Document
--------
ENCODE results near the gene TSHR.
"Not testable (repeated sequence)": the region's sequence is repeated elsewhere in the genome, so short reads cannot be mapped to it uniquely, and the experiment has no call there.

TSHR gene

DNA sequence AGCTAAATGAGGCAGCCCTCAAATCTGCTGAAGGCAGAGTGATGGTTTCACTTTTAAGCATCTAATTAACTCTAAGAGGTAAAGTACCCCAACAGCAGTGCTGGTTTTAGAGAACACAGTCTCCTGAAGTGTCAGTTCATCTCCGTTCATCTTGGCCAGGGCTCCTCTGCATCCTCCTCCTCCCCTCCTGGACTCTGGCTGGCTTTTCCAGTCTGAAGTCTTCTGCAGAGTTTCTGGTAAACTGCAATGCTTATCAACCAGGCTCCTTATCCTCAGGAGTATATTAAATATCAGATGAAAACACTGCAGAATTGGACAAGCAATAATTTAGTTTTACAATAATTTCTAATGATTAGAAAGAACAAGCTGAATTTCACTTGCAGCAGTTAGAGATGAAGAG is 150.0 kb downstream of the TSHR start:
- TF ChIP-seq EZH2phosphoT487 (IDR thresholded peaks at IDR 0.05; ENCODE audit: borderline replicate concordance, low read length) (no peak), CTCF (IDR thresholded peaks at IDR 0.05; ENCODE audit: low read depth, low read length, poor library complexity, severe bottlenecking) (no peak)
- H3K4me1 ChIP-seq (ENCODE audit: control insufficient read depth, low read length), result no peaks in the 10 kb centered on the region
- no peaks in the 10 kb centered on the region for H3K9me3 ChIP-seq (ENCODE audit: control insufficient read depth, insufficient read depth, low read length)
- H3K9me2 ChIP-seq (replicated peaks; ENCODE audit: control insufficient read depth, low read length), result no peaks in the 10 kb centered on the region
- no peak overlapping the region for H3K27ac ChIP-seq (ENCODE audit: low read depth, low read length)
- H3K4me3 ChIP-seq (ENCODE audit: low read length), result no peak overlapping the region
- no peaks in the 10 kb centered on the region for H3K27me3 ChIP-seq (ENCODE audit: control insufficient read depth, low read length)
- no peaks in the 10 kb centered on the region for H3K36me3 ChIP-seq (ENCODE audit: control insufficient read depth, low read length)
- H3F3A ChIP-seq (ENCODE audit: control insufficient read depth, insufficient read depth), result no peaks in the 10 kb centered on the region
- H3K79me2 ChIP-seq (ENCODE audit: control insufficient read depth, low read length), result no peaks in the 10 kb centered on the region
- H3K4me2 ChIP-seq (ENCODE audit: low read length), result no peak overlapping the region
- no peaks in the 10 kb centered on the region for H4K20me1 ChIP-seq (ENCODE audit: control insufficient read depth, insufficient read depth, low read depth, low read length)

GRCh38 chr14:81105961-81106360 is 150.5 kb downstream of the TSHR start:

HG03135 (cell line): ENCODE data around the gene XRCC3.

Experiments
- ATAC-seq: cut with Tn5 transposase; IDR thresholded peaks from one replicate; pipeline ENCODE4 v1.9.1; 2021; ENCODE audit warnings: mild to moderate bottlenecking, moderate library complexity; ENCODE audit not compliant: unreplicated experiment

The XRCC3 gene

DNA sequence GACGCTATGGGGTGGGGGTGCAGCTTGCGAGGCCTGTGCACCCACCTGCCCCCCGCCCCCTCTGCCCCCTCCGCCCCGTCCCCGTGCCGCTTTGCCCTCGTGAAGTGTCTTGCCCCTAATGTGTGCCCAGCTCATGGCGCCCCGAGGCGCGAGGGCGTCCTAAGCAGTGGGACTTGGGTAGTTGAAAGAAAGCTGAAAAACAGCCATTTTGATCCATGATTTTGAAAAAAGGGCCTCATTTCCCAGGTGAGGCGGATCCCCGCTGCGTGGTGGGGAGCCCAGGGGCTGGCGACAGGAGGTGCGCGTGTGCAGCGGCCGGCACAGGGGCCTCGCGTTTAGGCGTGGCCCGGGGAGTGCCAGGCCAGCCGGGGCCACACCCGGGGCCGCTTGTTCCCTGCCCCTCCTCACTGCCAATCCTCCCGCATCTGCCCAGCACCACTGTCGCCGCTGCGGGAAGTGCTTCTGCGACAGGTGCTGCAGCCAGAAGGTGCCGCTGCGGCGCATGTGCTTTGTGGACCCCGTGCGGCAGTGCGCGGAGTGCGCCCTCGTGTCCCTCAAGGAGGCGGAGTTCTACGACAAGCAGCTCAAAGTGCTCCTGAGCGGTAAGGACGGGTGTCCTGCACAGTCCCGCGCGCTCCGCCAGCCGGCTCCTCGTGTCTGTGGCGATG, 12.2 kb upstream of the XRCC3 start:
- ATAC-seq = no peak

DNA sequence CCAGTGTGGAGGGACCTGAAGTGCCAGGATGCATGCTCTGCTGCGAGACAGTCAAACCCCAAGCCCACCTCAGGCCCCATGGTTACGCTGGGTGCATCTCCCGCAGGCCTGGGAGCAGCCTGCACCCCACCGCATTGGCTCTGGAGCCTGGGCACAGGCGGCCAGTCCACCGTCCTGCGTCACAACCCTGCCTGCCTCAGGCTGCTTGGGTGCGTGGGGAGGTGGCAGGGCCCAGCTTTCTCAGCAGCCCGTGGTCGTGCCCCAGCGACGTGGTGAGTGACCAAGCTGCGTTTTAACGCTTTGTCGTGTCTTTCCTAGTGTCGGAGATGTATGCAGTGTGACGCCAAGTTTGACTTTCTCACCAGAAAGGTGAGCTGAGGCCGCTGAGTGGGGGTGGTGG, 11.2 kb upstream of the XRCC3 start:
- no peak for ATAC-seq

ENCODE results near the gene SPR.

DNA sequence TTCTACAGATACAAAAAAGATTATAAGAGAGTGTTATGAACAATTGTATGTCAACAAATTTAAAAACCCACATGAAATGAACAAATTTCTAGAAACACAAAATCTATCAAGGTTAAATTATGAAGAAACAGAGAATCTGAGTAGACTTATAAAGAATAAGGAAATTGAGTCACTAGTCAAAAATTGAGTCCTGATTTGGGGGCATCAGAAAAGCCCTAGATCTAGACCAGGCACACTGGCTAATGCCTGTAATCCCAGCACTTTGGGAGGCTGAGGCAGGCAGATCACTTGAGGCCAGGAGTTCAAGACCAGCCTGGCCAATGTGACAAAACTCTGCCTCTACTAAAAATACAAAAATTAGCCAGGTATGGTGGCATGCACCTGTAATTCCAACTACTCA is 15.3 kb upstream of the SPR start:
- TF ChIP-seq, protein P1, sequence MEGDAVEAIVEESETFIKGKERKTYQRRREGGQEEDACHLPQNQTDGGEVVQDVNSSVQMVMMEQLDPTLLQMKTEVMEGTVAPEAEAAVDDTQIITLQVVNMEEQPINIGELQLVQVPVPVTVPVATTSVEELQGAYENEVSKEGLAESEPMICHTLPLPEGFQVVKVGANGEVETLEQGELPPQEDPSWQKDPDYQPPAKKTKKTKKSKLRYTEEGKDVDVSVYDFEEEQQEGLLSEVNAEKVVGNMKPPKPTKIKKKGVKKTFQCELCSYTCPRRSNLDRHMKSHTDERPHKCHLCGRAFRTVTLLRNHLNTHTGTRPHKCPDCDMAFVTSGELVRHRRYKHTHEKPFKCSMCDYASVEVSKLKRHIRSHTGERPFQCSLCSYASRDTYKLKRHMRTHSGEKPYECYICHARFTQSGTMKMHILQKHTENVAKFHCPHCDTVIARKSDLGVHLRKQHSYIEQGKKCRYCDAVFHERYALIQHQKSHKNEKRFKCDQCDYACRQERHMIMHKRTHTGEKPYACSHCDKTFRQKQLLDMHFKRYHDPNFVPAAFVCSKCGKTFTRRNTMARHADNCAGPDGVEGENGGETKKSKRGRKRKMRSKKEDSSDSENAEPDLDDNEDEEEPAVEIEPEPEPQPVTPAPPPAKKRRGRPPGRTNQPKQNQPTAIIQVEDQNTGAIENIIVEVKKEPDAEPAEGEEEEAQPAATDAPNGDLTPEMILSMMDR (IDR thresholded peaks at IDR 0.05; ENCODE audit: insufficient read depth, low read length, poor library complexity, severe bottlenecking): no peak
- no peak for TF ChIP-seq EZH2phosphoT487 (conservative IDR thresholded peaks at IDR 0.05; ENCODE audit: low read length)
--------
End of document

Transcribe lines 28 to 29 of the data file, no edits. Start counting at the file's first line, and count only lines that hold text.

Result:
- TF ChIP-seq, protein P1, sequence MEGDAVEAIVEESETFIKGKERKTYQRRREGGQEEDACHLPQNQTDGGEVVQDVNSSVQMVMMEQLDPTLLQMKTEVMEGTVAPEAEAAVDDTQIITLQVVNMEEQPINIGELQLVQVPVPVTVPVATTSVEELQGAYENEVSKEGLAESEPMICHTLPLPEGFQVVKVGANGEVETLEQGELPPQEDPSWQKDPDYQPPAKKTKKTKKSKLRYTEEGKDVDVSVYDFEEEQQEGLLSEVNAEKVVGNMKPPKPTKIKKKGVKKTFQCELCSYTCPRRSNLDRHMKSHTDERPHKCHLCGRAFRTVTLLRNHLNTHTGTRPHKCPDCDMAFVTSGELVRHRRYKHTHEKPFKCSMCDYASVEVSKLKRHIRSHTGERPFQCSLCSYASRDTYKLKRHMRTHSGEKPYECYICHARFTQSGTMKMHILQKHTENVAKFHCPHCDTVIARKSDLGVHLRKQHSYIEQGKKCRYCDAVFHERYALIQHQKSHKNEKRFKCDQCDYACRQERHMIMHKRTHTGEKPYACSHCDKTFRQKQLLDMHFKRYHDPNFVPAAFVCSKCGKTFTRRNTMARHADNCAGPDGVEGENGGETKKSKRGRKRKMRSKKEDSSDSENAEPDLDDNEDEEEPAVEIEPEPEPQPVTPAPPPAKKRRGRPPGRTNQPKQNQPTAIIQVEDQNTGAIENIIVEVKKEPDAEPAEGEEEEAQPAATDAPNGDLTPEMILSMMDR (IDR thresholded peaks at IDR 0.05; ENCODE audit: insufficient read depth, low read length, poor library complexity, severe bottlenecking): no peak
- no peak for TF ChIP-seq EZH2phosphoT487 (conservative IDR thresholded peaks at IDR 0.05; ENCODE audit: low read length)